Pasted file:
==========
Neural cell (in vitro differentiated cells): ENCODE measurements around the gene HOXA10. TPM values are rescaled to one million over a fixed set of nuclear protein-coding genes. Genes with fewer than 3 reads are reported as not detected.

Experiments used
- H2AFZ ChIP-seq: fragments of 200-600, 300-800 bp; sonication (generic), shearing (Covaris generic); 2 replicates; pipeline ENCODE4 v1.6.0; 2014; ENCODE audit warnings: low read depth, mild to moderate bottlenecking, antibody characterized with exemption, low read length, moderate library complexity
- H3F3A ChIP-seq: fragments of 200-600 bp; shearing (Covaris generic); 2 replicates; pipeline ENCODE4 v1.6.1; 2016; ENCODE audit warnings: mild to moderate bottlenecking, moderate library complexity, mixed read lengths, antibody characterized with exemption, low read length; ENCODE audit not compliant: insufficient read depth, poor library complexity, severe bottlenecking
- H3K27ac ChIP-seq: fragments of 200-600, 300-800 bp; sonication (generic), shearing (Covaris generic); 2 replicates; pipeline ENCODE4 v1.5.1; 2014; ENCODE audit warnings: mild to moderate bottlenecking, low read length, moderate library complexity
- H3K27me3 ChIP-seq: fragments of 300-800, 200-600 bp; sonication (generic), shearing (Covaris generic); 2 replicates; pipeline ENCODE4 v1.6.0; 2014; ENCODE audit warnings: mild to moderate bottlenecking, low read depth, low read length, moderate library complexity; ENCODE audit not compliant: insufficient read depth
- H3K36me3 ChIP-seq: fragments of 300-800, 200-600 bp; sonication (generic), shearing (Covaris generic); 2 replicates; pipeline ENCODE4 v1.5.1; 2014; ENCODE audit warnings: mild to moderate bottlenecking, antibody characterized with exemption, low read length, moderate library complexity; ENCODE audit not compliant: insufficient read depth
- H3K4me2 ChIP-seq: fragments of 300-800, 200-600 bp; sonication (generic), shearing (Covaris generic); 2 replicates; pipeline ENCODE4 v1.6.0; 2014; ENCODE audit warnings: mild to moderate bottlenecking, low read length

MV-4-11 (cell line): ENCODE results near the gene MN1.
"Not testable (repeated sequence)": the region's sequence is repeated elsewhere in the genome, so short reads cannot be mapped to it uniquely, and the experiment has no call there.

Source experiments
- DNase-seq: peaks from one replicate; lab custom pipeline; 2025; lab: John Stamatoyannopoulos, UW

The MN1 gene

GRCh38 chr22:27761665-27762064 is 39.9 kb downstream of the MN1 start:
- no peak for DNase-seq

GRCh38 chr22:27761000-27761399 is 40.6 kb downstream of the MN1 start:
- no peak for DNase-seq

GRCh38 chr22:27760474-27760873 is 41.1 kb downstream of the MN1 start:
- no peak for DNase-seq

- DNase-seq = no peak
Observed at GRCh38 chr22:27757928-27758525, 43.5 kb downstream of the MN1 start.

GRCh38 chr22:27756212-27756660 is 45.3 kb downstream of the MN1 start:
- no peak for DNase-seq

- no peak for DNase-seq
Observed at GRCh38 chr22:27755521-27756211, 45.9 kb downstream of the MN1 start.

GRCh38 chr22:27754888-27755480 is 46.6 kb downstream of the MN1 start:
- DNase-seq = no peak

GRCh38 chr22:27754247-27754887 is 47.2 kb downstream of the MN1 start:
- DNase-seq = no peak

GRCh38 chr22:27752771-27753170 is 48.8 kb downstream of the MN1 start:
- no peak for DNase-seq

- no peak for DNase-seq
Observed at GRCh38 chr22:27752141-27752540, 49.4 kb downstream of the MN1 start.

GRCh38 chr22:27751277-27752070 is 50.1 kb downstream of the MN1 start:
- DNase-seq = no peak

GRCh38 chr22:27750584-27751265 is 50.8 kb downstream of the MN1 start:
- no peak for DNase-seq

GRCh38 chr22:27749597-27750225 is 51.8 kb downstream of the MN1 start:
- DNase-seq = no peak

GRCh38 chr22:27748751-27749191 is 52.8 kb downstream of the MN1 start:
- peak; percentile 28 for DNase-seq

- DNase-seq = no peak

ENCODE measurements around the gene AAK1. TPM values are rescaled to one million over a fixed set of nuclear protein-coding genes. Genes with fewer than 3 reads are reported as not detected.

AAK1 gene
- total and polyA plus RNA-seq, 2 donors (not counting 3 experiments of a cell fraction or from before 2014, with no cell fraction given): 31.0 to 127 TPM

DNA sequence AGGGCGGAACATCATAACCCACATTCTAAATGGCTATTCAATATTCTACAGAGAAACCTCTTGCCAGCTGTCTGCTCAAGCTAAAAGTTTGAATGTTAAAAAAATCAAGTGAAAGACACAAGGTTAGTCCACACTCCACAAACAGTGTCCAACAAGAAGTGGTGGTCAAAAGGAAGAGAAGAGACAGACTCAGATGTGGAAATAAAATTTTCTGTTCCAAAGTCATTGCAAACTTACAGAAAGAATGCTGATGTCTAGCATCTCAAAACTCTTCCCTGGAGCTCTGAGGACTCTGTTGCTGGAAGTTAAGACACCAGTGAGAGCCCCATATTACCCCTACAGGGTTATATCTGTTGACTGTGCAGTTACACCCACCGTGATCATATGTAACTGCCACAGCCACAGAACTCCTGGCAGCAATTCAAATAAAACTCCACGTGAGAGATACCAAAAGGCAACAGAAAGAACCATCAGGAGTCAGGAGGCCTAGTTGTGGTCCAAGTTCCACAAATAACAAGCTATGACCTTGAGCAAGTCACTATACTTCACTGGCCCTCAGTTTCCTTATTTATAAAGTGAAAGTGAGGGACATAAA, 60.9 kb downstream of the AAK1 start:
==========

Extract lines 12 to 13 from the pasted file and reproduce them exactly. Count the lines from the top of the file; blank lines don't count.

- DNase-seq: peaks from one replicate; lab custom pipeline; 2025; lab: John Stamatoyannopoulos, UW

The MN1 gene